Gentry day to day with mild sprain of left wrist
Rangers center fielder sustains injury on lunging catch attempt
GOODYEAR, Ariz. -- Craig Gentry, batting leadoff and playing center field, was supposed to play nine innings on Tuesday afternoon against the Indians. He didn't make it through three.Gentry suffered a sprained left wrist while trying to make a catch in right-center during the third inning of the Rangers' 8-8 tie with the Indians on Tuesday. Gentry tried to make a lunging catch on Jack Hannahan's live drive and fell hard on the wrist. Gentry was taken for X-rays, which were negative. The sprain was described as "mild" and he is day to day. "We'll see how he is tomorrow and the next day," manager Ron Washington said. "At least there is nothing torn or broken."
This marked the second time in five days Gentry has been removed from a game because of injury. He was pulled from Saturday's game with tightness in his left hamstring.He entered Tuesday's game in an 0-for-11 slump, and that's why Washington planned a full day for him. Washington wanted Gentry to get as many at-bats as possible rather than coming out in the middle of the game like most starters do. "You get two at-bats, make an adjustment in the second at-bat and that's it," Washington said. "There are no more at-bats." That's exactly what happened with Gentry. He went 1-for-2 with an RBI single in the third inning that was his first hit of the spring. Then he injured the wrist and had to come out of the game. Gentry was not scheduled to start on Wednesday vs. the Rockies in Surprise. Washington is planning on starting Julio Borbon in center. Borbon, who is Gentry's primary competition for center field, is 4-for-12 (.333) this spring. He did not make the trip to Goodyear on Tuesday. Gentry played in just eight games and had just 13 at-bats last spring after spraining his shoulder running into an outfield wall against the White Sox in Glendale. He also had his 2010 season come to an end with a fractured left wrist running into a wall at Triple-A.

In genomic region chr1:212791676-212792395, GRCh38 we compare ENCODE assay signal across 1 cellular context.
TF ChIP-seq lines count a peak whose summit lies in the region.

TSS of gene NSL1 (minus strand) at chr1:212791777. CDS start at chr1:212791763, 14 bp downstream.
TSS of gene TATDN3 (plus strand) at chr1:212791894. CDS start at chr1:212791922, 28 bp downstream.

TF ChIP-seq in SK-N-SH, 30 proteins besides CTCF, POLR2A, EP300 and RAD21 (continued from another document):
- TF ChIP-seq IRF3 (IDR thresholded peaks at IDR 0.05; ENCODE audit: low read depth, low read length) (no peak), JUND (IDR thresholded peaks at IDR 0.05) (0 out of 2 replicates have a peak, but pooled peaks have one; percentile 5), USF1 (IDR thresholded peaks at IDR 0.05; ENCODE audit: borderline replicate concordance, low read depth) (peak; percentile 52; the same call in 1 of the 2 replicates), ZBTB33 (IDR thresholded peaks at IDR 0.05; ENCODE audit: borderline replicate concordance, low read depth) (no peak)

T.R. Sullivan is a reporter for MLB.com. Read his blog, Postcards from Elysian Fields and follow him on Twitter @Sullivan_Ranger. This story was not subject to the approval of Major League Baseball or its clubs.